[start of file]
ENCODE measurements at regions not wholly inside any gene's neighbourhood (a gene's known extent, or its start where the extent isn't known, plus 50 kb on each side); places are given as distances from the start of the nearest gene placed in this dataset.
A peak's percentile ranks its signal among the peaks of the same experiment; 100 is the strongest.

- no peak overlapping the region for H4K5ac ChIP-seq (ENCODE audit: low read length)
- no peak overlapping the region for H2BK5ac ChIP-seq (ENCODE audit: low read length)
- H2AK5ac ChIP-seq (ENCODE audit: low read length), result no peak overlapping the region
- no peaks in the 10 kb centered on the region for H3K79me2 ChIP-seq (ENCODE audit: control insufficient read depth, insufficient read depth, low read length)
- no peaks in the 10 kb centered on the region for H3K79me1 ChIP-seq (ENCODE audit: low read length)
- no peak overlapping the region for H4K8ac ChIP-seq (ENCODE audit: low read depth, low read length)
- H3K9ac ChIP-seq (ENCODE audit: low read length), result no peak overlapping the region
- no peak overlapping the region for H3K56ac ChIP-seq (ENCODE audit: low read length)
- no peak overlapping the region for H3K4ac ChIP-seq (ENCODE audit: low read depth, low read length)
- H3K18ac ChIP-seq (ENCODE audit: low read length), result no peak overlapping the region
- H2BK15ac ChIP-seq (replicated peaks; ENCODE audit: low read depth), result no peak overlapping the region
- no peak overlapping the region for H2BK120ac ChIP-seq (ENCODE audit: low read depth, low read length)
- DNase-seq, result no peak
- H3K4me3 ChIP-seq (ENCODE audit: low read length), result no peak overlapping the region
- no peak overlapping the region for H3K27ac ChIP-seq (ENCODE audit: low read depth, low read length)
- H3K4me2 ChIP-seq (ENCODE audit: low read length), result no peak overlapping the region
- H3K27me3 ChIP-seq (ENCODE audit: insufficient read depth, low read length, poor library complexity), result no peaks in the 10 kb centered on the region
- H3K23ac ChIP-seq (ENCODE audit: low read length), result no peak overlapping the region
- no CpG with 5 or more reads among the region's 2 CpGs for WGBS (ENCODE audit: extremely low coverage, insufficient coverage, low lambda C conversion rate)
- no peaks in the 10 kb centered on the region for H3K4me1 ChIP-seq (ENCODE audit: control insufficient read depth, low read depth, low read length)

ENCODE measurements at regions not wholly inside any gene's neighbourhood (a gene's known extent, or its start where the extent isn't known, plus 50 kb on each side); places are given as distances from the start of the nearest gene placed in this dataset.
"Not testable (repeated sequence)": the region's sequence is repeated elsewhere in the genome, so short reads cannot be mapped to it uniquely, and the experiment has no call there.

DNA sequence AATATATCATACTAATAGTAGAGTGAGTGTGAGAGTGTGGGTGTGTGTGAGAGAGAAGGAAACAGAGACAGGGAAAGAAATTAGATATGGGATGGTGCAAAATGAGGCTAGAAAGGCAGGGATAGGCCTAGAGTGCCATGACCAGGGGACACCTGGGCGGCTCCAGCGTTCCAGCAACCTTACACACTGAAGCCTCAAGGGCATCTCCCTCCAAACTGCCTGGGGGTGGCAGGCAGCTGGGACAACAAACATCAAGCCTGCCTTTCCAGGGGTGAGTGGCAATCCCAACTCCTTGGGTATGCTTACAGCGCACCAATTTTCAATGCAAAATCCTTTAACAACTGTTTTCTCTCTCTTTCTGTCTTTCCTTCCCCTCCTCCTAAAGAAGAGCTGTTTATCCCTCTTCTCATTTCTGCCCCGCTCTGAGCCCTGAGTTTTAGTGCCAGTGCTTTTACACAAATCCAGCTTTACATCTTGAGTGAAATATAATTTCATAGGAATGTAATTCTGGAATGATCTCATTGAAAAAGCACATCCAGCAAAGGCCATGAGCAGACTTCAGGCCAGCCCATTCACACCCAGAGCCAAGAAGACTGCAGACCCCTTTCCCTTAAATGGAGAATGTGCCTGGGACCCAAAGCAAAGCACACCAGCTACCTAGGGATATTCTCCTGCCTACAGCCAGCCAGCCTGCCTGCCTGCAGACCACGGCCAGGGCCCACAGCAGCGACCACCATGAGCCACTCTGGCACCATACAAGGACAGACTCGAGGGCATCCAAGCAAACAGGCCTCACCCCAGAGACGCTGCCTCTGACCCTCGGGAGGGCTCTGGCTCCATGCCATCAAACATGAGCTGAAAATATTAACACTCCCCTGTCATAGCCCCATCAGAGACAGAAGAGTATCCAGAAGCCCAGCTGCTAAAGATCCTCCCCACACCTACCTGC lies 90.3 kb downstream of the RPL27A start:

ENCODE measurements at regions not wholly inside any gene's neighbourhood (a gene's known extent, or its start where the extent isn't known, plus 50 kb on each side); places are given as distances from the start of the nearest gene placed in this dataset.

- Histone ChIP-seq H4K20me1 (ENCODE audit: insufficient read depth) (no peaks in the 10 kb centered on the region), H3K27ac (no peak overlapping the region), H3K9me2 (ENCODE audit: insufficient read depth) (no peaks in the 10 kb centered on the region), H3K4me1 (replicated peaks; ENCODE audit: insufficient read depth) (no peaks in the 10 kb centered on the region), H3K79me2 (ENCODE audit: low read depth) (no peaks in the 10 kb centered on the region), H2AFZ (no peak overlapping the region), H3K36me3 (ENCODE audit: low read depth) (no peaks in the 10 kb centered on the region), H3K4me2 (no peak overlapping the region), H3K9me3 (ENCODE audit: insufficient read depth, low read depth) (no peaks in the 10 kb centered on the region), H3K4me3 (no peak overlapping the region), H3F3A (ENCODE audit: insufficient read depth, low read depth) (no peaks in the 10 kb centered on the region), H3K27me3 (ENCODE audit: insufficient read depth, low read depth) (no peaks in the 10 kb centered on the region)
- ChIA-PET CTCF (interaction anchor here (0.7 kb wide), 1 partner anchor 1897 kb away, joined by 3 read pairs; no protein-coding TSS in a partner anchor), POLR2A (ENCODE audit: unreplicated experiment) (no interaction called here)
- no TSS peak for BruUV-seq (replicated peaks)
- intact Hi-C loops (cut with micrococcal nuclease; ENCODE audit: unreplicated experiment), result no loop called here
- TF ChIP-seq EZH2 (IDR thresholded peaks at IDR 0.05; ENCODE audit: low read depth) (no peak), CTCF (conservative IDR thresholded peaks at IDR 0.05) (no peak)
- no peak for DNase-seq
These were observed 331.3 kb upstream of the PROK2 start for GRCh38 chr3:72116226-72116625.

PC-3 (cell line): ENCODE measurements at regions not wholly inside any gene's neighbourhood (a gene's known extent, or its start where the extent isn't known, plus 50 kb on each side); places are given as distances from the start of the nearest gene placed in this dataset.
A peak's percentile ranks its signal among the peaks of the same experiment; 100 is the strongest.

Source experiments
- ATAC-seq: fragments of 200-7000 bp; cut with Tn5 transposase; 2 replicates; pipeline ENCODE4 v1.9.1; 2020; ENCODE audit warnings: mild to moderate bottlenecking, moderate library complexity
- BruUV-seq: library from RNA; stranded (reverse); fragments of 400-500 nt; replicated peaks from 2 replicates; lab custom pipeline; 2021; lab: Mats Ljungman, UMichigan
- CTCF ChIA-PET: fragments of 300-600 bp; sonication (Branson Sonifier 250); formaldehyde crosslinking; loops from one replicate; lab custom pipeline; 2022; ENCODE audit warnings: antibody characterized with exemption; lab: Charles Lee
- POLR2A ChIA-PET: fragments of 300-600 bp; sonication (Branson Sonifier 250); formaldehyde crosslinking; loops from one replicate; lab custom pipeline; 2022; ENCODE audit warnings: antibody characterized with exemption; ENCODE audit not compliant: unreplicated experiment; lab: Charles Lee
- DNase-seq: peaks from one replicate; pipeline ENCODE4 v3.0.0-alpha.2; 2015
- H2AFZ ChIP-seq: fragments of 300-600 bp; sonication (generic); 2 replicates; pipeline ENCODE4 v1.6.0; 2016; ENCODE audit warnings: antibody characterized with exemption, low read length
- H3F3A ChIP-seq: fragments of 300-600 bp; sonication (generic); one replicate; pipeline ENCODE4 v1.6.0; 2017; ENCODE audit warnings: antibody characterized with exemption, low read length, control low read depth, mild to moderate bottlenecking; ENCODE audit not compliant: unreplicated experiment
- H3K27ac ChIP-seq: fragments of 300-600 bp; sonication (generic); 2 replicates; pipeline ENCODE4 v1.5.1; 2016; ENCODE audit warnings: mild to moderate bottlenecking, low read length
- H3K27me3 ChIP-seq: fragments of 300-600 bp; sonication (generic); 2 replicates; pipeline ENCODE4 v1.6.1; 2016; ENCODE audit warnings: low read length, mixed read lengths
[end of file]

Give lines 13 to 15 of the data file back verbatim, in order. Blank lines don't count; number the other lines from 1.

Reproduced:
- H2BK15ac ChIP-seq (replicated peaks; ENCODE audit: low read depth), result no peak overlapping the region
- no peak overlapping the region for H2BK120ac ChIP-seq (ENCODE audit: low read depth, low read length)
- DNase-seq, result no peak